But now she wasn’t the same weak girl who always hesitated to face the reality. She was 22 now, a professionally independent and empowered woman. She let go the bitterness she had for her family as she loved her father, she loved her mother, she loved her brother and she loved her new life. No one could tame her now; it was now time for her to tame that demon which had ruined her childhood.

She confronted in front of her family and his family. They defended his honor; he had recently got married and had a daughter of age two. They called her a liar, depressed and crazy women. They blamed her friends for having a bad effect on her. Her mother stood by her uncle’s side. Her father loved her but he tried to dilute her stand by saying that she had misunderstood her loving uncle.  But she had collected her strength over the period of three years and so remained unfazed by the prevailing silence of her family.

That daunting silence broke when her innocent ten years old brother held her hand and stood by her side as he stuttered, “I don’t want uncle’s gifts. He touches me at bad place and it hurts!”

The words of that ten years old resonates in everyone’s mind till now.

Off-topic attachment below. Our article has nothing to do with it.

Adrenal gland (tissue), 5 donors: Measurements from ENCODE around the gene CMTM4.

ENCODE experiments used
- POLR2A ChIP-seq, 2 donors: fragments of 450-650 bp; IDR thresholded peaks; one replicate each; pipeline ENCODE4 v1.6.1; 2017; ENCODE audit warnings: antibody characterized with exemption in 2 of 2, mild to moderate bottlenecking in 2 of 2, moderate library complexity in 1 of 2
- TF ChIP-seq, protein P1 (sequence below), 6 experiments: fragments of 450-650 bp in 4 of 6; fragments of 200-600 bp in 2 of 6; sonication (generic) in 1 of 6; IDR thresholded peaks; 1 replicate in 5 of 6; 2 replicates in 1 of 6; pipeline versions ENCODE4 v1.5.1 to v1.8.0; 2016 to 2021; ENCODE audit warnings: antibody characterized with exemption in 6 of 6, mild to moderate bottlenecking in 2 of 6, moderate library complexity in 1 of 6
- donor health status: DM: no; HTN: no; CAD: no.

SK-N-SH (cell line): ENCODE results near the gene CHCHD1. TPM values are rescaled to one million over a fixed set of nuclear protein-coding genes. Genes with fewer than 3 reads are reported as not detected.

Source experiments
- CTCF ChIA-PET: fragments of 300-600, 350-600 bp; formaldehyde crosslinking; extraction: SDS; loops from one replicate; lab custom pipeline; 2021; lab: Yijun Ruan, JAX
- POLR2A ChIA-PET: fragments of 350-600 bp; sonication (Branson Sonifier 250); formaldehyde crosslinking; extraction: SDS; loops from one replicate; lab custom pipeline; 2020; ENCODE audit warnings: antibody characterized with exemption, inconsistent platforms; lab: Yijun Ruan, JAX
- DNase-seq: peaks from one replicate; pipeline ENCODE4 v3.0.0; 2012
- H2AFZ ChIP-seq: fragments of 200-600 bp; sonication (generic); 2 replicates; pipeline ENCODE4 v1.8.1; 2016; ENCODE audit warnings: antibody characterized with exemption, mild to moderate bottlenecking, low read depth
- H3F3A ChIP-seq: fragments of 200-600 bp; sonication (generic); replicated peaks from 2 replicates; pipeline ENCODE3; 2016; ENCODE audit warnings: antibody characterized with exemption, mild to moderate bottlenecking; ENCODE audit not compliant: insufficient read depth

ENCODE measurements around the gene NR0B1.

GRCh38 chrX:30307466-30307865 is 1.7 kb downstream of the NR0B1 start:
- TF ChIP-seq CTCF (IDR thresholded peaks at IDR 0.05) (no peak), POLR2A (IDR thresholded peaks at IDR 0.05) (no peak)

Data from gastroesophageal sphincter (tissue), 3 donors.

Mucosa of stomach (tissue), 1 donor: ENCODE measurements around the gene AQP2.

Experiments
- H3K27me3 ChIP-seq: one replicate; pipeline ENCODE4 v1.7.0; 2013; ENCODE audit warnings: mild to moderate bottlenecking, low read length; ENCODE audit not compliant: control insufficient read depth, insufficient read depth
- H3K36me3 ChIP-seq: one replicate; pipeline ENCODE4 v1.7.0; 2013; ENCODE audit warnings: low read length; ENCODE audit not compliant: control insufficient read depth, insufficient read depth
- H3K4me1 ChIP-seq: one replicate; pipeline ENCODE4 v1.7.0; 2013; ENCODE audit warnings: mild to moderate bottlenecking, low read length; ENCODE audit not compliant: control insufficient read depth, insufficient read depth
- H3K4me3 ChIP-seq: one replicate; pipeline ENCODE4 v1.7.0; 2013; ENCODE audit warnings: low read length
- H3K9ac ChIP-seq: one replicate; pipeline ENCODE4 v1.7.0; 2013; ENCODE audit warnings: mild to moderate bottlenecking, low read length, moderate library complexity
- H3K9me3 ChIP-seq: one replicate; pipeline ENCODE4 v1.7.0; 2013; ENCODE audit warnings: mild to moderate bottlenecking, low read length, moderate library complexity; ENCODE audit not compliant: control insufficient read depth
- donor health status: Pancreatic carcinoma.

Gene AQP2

As I reflect today on the incidents of that day. I realize now that how courageous my sister was. She saved me a hell lot of pain and trauma when she spoke against my uncle, rather than defending my family’s pride like my parents. I realize now that her past could have been my future if she had opted to remain silent. I realize that she didn’t speak out to seek an apology or to take revenge. Such things couldn’t give us back our innocence lost in time. She spoke out to forbid the past to take control of her life and cause further trauma in future. She faced her fears for once and for all rather than living with it for her whole life. Disbelievers turned away from us but life became better after confrontation. We met more emphatic people who had gone through similar experiences and needed help. And together we built a life we are now proud of instead of being ashamed.

It’s important here to understand that it was not your fault that you were abused. Don’t ever blame yourself for it.  It takes immense courage to talk about being abused. I just want to let you know that you are not alone and you don’t have to live with it for rest of your life. You are strong enough that you want to forget and move on with your life. But if you don’t confront your abuser, you will never gain your self-respect, your self-confidence. Always remember, you are strong and courageous as you have survived abuse.

Maybe you can’t speak out today, not tomorrow, or maybe not even the next month or year but keep this in mind that you must reach out to a person you trust and speak to them for your own good. It will help you face your abuser and you could warn him that now you are stronger, you will not be victim for rest of your life. You are a survivor and you have to claim your freedom from shame & trauma, and lead a brave, abuse-free life, like everybody else.
#seekerohan

 

Picture source: https://cegepsherbrooke.qc.ca/~graphisme/blog/?p=2329